Today, the Australian Bureau of Statistics (ABS) released the latest available data on the Causes of Death in Australia.
The rate of alcohol-induced deaths has increased by 9.1 per cent between 2021 and 2022.
This is the fourth consecutive year that there has been an increase in the rate of deaths from alcohol in Australia and this is the greatest year-on-year increase. This is also the highest rate of deaths in a decade.
The rate of deaths increased from 5.4 deaths per 100,000 to 6.0 deaths per 100,000. There were 1,742 alcohol-induced deaths recorded in 2022, up from 1,578 deaths in 2021.
FARE CEO Caterina Giorgi said:
“This is the fourth year in a row that we’ve seen an increase in the rate of deaths caused directly by alcoholic products, taking this to its highest rate in more than a decade. We don’t want to see this continue.”
“It is absolutely devastating to see the ways that alcoholic products cause so much harm to so many families and communities across Australia. Every person that dies because of alcohol is a life cut tragically short, leaving behind loved ones who will be missing a daughter, son, mother, father, partner, brother, sister, or friend.”
“Behind these deaths are alcohol companies that are experiencing bumper profits at the expense of people’s lives. These companies and their lobby groups fight any attempts to introduce common sense measures to prevent alcohol harm.”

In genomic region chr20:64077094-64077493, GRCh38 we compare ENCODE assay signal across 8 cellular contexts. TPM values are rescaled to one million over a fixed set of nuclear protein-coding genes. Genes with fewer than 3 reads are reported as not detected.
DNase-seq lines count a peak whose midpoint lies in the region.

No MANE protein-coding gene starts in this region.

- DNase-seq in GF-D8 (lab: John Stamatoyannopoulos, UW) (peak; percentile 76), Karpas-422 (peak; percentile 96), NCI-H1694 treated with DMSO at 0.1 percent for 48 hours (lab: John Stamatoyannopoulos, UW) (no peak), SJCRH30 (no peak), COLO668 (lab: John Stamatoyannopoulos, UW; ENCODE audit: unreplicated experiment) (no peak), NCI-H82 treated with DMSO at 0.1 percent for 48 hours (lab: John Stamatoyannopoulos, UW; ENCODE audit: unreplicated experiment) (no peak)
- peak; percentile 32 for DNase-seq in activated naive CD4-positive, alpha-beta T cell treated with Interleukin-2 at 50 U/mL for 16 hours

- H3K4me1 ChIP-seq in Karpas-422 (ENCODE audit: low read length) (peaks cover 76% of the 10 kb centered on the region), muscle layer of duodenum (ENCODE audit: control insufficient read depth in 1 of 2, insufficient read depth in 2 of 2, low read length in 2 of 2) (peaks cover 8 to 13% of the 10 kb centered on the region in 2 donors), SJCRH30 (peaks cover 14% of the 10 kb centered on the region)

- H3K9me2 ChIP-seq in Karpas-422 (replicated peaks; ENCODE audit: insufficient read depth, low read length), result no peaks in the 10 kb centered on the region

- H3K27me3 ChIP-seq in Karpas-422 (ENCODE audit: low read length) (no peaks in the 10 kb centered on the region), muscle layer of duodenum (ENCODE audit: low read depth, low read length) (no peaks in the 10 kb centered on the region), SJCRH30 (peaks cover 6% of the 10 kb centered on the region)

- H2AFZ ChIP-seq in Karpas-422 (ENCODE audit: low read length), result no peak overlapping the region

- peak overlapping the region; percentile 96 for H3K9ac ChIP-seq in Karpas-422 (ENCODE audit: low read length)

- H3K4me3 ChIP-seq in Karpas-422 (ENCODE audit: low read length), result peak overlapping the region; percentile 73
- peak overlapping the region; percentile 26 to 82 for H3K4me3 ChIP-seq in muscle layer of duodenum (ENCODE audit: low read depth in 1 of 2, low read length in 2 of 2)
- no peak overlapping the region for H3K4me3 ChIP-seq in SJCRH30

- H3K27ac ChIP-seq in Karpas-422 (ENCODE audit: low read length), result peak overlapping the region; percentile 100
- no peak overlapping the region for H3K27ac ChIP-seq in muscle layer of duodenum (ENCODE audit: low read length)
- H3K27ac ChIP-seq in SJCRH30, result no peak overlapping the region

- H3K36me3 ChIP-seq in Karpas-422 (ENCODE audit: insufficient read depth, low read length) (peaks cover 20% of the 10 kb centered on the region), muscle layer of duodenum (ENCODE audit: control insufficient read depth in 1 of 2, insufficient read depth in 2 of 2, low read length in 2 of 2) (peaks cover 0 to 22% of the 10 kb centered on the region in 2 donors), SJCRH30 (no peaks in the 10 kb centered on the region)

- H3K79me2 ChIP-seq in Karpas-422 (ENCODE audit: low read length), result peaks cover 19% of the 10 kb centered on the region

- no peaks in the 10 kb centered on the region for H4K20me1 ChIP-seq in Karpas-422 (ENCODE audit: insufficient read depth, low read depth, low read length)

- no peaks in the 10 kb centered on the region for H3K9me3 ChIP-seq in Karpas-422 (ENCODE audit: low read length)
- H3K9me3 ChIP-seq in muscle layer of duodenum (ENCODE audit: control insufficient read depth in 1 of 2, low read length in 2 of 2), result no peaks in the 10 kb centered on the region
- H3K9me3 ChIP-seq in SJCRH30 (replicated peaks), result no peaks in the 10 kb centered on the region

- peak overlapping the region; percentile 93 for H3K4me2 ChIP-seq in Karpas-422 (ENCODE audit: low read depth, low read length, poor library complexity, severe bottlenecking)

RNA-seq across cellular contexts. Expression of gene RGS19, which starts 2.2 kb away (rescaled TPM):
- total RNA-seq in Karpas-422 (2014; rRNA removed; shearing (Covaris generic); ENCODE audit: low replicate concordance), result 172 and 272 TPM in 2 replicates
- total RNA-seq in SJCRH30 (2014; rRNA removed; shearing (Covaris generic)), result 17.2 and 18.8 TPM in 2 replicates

“When every phone is a bottle shop and alcohol companies spend millions of dollars marketing to people who are most at risk and this is left unchecked, we see unacceptably high levels of alcohol harm.”
“The greatest tragedy is that these deaths can be prevented if governments introduce common sense measures to prevent harm, like preventing harmful marketing that targets people who are most at risk, nation-wide awareness-raising campaigns, and addressing the unchecked expansion of alcohol delivery. We also need to ensure that everyone who reaches out for help gets the support they need.”
“Governments across Australia need to be doing more to save lives.”
Support is available by calling the National Alcohol and Other Drug hotline (1800 250 015). A full list of support services is available here.